A historic day of protest descends into violence and childish banality

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The Independent Online

The numbers involved in the "anti-capitalist" May Day jamboree were not exactly huge; indeed, they were rather pathetic. A demonstration of around 5,000 people is never going to make institutions quake. But of those who did turn up for the Reclaim the Streets protest, it must be remembered that only a small minority were involved in the violence. Many gathered for what was in effect a happy-clappy celebration of spring. Some of the disparate band dug up parts of Parliament Square and waved slogans such as "Let London Sprout". More offensively - deliberately so - some desecrated the Cenotaph, or daubed graffiti on the statue of Winston Churchill.

Inevitably, it is the violence that grabs the headlines. It could not be otherwise. But you do not have to be a fan of McDonald's to realise that smashing it up is not the way forward. One man was photographed stealing a briefcase from a car. In other words, hardly serious politics - let alone the spark to cause a revolution.

The policing was softly-softly - too soft, some argued, though the police tactic of containment appeared to work much more successfully than the previous tactic of charging against peaceful and violent protesters alike. Perhaps, as the Home Secretary Jack Straw suggests, it would have been better if the Cenotaph and the Churchill statue had been boarded up.

In any case, the defacing of the statue of Winston Churchill had obvious ironies, since Churchill is remembered above all for his role in helping to save democracy from fascism. You might as well daub a statue of Abraham Lincoln in defence of civil rights. In addition, Churchill was responsible for the quip that provided a suitable comment on the protest as a whole: "Democracy is the worst form of government - except all the other forms." The same might be said of capitalism, the main target of this protest.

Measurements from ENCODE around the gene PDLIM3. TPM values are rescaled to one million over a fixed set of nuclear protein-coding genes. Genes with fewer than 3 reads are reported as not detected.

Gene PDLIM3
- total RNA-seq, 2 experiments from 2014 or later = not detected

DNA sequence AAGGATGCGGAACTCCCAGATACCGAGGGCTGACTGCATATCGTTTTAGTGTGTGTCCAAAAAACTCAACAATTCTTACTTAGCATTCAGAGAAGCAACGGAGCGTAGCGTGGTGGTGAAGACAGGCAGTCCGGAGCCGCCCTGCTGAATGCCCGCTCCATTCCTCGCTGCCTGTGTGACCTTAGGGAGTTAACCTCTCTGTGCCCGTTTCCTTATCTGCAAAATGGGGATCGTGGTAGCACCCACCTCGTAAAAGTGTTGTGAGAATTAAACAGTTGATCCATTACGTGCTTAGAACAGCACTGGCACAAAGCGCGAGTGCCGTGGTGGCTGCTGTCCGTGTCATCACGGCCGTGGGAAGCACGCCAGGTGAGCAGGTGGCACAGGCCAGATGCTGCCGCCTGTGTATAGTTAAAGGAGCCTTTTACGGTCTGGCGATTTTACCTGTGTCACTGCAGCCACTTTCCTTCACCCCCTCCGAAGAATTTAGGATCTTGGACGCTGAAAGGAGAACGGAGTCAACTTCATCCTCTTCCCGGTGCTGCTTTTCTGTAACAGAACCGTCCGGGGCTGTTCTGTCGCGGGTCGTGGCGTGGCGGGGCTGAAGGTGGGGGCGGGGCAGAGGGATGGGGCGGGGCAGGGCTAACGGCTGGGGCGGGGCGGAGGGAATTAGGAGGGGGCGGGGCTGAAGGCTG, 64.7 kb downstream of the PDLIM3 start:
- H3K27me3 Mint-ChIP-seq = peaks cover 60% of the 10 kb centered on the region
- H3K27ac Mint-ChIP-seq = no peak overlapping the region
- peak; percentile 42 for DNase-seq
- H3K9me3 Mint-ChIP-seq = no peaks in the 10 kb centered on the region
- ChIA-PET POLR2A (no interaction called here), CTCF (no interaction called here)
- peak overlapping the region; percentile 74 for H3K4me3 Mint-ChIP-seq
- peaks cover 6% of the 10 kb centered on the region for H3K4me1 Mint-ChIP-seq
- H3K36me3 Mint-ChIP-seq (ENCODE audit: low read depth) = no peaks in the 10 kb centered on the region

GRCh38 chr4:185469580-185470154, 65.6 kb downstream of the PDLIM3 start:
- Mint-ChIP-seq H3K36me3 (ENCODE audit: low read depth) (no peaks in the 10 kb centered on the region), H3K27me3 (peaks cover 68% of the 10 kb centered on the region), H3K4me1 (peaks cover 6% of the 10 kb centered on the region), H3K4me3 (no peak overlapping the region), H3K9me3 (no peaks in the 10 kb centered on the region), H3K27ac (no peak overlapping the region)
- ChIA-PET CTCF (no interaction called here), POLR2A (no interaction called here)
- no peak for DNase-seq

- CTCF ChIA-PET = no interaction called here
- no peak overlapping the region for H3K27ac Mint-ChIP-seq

The "anti-capitalist" protesters, with their varied slogans, were much clearer about what they did not want than what they did want. Once upon a time, when the Cold War still flourished, those who opposed capitalism could rally to another political flag. There were a few of those about - the odd Maoist or Turkish Communist. But most were clearer about what they opposed than what they supported.

It need not be that way. Mass peaceful protests, with clear aims, can still play a role in indicating issues that people feel strongly about. Above all, however, tomorrow's local electionsare a reminder that peaceful change can be achieved through something as boring as the ballot box. The old "don't vote, it only encourages them" maxim is neat; but it is wrong.

In some contexts, popular protest can play an important role. In authoritarian regimes, mass protest - as the fall of the Berlin Wall showed - can be a crucial lever to force change. Even in democracies, mass protests or clever stunts can signal that an issue must be taken seriously, as Greenpeace and others have shown.

But the protesters have to indicate what they seek to change. The events of Monday were depressing, childish and banal. The violent demonstrators did not care that their protest would achieve nothing; the non-violent protesters should have known that purely negative protest could lead nowhere. It is sad that May Day, a once-respected day of protest, has descended into violent chaos. Protest without focus is an insult to democracy itself.